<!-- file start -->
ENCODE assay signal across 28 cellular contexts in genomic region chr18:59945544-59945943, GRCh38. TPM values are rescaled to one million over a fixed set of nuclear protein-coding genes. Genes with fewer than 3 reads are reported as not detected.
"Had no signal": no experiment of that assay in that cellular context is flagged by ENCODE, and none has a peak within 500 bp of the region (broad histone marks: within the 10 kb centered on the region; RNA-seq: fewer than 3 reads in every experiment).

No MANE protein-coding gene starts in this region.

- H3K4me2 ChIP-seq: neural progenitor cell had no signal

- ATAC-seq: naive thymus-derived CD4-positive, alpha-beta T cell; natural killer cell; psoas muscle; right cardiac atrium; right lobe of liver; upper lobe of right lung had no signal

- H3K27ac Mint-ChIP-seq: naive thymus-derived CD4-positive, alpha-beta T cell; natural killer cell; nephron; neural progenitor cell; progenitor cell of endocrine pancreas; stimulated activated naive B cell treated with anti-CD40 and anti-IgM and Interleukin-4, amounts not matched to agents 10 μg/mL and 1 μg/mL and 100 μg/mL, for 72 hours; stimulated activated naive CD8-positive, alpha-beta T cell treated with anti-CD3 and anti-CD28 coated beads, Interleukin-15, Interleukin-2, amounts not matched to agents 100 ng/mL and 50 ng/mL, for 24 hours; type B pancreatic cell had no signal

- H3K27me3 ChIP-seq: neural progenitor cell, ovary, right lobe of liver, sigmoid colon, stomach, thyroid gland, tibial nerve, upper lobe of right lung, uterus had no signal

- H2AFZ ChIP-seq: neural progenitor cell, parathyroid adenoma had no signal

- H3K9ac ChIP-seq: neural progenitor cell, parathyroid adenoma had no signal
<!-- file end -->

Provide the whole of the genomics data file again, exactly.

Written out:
ENCODE assay signal across 28 cellular contexts in genomic region chr18:59945544-59945943, GRCh38. TPM values are rescaled to one million over a fixed set of nuclear protein-coding genes. Genes with fewer than 3 reads are reported as not detected.
"Had no signal": no experiment of that assay in that cellular context is flagged by ENCODE, and none has a peak within 500 bp of the region (broad histone marks: within the 10 kb centered on the region; RNA-seq: fewer than 3 reads in every experiment).

No MANE protein-coding gene starts in this region.

- H3K4me2 ChIP-seq: neural progenitor cell had no signal

- ATAC-seq: naive thymus-derived CD4-positive, alpha-beta T cell; natural killer cell; psoas muscle; right cardiac atrium; right lobe of liver; upper lobe of right lung had no signal

- H3K27ac Mint-ChIP-seq: naive thymus-derived CD4-positive, alpha-beta T cell; natural killer cell; nephron; neural progenitor cell; progenitor cell of endocrine pancreas; stimulated activated naive B cell treated with anti-CD40 and anti-IgM and Interleukin-4, amounts not matched to agents 10 μg/mL and 1 μg/mL and 100 μg/mL, for 72 hours; stimulated activated naive CD8-positive, alpha-beta T cell treated with anti-CD3 and anti-CD28 coated beads, Interleukin-15, Interleukin-2, amounts not matched to agents 100 ng/mL and 50 ng/mL, for 24 hours; type B pancreatic cell had no signal

- H3K27me3 ChIP-seq: neural progenitor cell, ovary, right lobe of liver, sigmoid colon, stomach, thyroid gland, tibial nerve, upper lobe of right lung, uterus had no signal

- H2AFZ ChIP-seq: neural progenitor cell, parathyroid adenoma had no signal

- H3K9ac ChIP-seq: neural progenitor cell, parathyroid adenoma had no signal